This topic contains 5 replies, has 4 voices, and was last updated by Magazine Cop 2 months ago.
- Subscribe Favorite
December 23, 2018 3:59pm #3390
Hello, I am a very young artist currently seeking to improve my understanding of animal proportions and anatomy. I figured one of the best ways to do this is to share my practice work with others for critique, so... here I am!
Linked is a gallery of a few anatomy practice sketches of dogs I've drawn in the past couple days. I am primarily focused on anatomy, proportions, and, if applicable, motion and weight. These were not done with lighting, shading, and detail in mind. Most were drawn in 5 minutes or less.
Any critique is much appreciated :) Thank you for your consideration!January 4, 2019 12:43pm #3421
Hello Magazine Cop!
Thank you for sharing your drawings. It's a very difficult thing to do. I can say as a high school art teacher that your drawings have a great foundation! I would suggest comparing the size of the animal's head to the size of the rib cage. Is the ribcage 1.5 times larger than the circle that the head fits into? Is it about the same? Then do the same with the circle for the hips. This will help with proportion. It might also be helpful for you to google a picture of a dog's skeleton and draw that to see how the legs joints, etc, are built.
Great job; keep up the good work! Thank you for sharing your art.2January 8, 2019 2:22pm #3433
I agree with Anna about studying structure and proportions using different dog skeletons. Such practice seemed rather tedious to me when I was a young artist, but really understanding structure is a price you have to pay for life-like art that makes sense to the eye, and it's better to pay up now than later since it will really improve your skills faster.
I think you demonstrate a feel for flow and action, which is awesome. Try to push that further to really capture the exaggerated motions. Try a few sketches where you make it really over-the-top extreme with curves, bends, sharp angles, then refine it back. It's a still image on a page, but a little emphasis and exaggeration can add a lot of life and motion.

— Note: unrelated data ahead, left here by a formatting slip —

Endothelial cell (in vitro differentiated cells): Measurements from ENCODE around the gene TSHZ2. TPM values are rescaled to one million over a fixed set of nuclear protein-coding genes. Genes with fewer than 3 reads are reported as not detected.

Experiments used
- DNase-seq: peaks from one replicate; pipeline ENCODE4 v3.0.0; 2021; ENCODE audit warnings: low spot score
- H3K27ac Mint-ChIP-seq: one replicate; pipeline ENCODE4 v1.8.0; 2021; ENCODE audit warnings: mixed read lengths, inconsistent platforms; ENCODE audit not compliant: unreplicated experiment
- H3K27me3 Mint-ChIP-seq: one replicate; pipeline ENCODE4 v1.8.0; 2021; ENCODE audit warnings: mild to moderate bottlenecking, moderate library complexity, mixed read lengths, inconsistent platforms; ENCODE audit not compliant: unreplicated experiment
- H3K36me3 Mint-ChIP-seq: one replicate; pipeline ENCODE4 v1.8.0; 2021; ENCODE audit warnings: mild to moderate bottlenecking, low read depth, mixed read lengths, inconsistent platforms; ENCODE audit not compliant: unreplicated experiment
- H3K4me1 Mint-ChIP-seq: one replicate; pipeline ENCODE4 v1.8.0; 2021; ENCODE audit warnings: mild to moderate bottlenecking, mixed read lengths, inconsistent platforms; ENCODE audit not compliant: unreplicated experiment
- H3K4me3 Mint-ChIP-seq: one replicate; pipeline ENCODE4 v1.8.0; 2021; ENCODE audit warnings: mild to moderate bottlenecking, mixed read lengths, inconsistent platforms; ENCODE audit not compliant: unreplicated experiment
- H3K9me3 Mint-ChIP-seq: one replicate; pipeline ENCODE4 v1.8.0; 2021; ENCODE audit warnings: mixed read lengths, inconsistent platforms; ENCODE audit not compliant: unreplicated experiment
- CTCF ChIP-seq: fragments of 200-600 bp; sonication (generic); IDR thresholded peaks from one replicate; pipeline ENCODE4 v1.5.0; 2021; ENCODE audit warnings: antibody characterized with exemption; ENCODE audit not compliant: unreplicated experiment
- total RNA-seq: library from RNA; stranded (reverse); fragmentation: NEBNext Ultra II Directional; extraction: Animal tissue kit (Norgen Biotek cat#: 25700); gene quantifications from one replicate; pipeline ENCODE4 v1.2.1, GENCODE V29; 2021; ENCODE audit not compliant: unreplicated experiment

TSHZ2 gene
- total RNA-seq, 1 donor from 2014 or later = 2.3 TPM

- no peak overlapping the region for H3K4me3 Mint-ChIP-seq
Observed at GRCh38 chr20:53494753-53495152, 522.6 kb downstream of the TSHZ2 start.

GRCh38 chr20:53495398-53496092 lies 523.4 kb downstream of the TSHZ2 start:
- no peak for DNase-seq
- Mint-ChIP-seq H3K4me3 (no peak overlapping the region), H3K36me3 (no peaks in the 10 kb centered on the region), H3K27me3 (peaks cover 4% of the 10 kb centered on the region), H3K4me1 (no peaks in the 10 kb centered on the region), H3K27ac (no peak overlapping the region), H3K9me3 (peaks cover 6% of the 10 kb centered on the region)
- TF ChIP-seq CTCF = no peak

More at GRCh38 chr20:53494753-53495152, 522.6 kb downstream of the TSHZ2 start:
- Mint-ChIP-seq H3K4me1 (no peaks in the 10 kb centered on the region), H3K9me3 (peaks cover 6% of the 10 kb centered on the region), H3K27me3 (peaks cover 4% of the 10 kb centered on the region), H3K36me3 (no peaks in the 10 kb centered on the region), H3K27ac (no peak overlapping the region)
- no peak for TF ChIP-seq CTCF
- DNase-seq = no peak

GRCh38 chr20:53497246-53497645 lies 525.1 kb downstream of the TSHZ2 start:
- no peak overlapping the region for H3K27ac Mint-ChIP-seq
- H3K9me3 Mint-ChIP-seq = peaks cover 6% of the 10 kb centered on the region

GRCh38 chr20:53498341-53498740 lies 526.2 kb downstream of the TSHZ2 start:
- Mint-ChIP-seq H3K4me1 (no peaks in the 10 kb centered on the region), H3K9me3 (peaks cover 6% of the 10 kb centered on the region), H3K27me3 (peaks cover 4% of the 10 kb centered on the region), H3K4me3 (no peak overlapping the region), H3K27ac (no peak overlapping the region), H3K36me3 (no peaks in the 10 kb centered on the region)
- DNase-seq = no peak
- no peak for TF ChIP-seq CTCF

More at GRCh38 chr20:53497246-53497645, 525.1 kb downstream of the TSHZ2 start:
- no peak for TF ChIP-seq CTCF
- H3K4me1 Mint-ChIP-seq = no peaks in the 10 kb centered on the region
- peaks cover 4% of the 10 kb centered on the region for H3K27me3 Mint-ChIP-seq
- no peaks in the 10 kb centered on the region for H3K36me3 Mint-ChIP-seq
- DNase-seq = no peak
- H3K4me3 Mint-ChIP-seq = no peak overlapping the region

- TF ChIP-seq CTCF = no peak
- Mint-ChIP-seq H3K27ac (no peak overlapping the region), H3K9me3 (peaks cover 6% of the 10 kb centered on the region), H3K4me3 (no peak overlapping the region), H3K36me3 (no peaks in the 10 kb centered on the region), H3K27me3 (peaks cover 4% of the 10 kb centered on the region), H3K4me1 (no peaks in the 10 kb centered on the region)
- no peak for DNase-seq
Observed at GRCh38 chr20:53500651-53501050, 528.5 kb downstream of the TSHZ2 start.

I would also encourage you to use fewer reinforcing lines (line darkening) for your sketches and to use them to draw attention to important curves or plane changes. Dark contrast of heavy lines draws attention to that area, so try to not use it as a correction tool, since it will only bring more attention to a mistake or reinforce an awkward line, and those dark lines can make the drawing feel more stiff. Redrawing a line a couple of times is okay, we don't often get it right the first time, but work on lightly drawing long, single, flowing lines drawn with shoulder rather than the short, scratchy multiple lines that darken your contour (outline) so much.
You've got a lot of good things happening in your sketches, so just keep putting in your time and being thoughtful during practice and you'll go far. Thanks for sharing.1 1January 13, 2019 6:34am #3442
Are these based off your dog or photos? Both can be good and will teach you a lot.
The reason I ask is because a bunch of the anatomy issues I’m seeing look like the ones i made when I was primarily drawing my Husky from life. Possibly with less focus on dog butt because it’s rather hard to get a front view of your Husky and have your hands free to draw.
What i found is i was very vague on how dog and wolf skulls worked so i got the ear expressions wrong. I also had problems getting the joints correct on front legs despite being very familiar with how they work. You don’t really see your own dog’s front legs move much unless you make a point of working with someone to focus on it. And if you’re the dog’s favorite human then you get yelled at by the dog because you should be walking with your dog not dashing ahead. Dogs have exactly 0 respect for art.
You’re getting that the big first gesture is the spine, and you’ve mostly got the heads anchored on the spine the way they should be. There’s no set formula for the relationship between head, shoulder joint, hip joint and rib cage. Huskies are pretty close to wolves for structure but a lot of breeds vary from that base. And some of what might be errors could be accurate description of a specific breed.1January 14, 2019 10:55am #3446
Thank you so much for the advice! I'm sorry for the late reply, but for the past week or two I have been working with your ideas. It seemed obvious to me at first, but using a skeleton to study the body really helped me recognize the many nuances and structures that lay within the body- I now understand why many things are shaped like they are, if that makes sense. It also helped me with chest/head/hip proportions as well.
I'll coninue to use skeletons as a tool to study in the future. Thank you :)